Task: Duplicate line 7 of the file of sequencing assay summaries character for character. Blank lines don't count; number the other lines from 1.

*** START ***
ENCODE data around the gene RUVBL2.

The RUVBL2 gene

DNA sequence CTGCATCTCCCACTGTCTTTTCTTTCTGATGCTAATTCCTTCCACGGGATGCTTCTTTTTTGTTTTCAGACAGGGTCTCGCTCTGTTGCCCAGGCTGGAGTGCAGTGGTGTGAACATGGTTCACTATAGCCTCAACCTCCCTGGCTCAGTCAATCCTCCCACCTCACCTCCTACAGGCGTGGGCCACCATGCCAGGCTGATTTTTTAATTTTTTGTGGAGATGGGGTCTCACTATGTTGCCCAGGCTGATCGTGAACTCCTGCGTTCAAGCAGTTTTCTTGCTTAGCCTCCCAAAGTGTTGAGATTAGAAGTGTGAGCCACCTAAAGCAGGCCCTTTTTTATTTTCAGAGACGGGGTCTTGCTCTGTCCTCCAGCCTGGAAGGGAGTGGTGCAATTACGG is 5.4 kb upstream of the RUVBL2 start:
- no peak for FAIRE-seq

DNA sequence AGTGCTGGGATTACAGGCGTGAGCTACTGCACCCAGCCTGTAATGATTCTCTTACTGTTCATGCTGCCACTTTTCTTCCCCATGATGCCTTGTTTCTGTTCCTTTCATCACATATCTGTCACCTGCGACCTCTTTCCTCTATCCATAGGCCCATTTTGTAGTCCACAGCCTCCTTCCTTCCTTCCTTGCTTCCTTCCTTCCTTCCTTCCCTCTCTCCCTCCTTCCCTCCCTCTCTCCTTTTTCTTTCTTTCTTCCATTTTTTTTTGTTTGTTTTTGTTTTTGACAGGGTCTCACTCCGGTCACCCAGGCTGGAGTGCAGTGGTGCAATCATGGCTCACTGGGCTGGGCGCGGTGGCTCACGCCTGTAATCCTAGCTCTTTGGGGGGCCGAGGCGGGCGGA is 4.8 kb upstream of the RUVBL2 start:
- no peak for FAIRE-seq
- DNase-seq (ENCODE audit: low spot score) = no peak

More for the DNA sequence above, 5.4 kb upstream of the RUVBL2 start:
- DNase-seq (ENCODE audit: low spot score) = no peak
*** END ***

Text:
- DNase-seq (ENCODE audit: low spot score) = no peak